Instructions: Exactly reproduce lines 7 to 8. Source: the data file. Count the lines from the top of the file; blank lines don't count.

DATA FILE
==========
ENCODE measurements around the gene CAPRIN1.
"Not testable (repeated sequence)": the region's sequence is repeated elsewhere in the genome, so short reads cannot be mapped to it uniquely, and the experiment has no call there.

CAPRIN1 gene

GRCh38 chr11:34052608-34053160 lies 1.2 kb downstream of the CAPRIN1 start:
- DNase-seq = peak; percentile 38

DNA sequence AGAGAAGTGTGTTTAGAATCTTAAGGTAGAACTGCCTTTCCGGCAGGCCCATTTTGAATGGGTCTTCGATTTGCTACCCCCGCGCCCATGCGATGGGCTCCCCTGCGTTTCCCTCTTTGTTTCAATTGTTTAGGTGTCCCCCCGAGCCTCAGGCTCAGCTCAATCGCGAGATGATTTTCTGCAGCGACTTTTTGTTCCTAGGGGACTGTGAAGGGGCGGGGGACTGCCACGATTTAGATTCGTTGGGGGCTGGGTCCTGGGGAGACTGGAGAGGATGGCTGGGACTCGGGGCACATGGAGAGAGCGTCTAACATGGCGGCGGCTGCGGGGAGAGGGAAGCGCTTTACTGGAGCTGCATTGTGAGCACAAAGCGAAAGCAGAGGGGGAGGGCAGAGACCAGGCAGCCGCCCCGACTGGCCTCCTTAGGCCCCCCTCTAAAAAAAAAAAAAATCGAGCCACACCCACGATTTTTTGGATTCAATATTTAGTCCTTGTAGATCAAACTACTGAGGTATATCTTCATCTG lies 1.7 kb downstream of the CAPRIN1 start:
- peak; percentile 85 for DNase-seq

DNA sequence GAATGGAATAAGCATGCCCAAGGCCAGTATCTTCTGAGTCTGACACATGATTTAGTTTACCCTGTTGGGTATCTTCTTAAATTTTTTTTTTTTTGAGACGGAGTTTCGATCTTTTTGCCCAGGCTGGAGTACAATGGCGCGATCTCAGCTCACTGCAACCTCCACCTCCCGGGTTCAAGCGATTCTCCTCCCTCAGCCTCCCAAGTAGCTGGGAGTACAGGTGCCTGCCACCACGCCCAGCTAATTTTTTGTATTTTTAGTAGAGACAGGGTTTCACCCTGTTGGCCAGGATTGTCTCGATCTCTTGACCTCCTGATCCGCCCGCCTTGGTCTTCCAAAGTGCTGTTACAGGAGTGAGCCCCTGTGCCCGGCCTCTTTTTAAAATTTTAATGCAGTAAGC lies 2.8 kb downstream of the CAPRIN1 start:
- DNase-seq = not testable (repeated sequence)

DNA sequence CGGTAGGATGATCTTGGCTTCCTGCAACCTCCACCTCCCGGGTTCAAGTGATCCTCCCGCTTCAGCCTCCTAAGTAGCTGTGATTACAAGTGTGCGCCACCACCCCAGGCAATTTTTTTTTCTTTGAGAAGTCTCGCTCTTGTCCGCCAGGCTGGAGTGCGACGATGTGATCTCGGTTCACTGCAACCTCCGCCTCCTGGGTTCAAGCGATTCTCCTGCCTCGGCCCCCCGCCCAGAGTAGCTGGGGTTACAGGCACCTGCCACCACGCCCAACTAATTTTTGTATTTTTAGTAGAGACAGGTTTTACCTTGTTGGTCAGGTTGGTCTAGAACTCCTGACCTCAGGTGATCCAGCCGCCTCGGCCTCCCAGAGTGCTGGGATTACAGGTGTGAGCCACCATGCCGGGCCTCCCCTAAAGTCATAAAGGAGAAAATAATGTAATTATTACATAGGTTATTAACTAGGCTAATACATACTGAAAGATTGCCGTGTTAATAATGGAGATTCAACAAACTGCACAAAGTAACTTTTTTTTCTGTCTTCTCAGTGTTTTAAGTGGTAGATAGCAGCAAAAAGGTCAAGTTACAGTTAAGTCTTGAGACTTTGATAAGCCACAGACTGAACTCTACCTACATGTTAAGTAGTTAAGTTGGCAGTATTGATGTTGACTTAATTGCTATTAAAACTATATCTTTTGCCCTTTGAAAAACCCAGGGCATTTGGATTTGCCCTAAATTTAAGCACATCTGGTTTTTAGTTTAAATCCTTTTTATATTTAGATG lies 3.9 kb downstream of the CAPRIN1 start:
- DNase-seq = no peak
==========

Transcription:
- peak; percentile 85 for DNase-seq

DNA sequence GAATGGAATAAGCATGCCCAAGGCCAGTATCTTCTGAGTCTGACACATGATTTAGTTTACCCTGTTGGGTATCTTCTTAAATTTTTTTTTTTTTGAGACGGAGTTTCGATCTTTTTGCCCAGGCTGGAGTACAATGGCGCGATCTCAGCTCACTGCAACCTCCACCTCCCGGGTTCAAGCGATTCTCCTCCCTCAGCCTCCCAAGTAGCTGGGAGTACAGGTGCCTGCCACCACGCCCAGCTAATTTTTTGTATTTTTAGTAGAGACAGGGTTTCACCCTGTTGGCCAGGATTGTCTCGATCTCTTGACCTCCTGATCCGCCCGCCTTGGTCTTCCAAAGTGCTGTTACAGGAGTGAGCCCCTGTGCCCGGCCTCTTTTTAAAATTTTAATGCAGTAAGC lies 2.8 kb downstream of the CAPRIN1 start: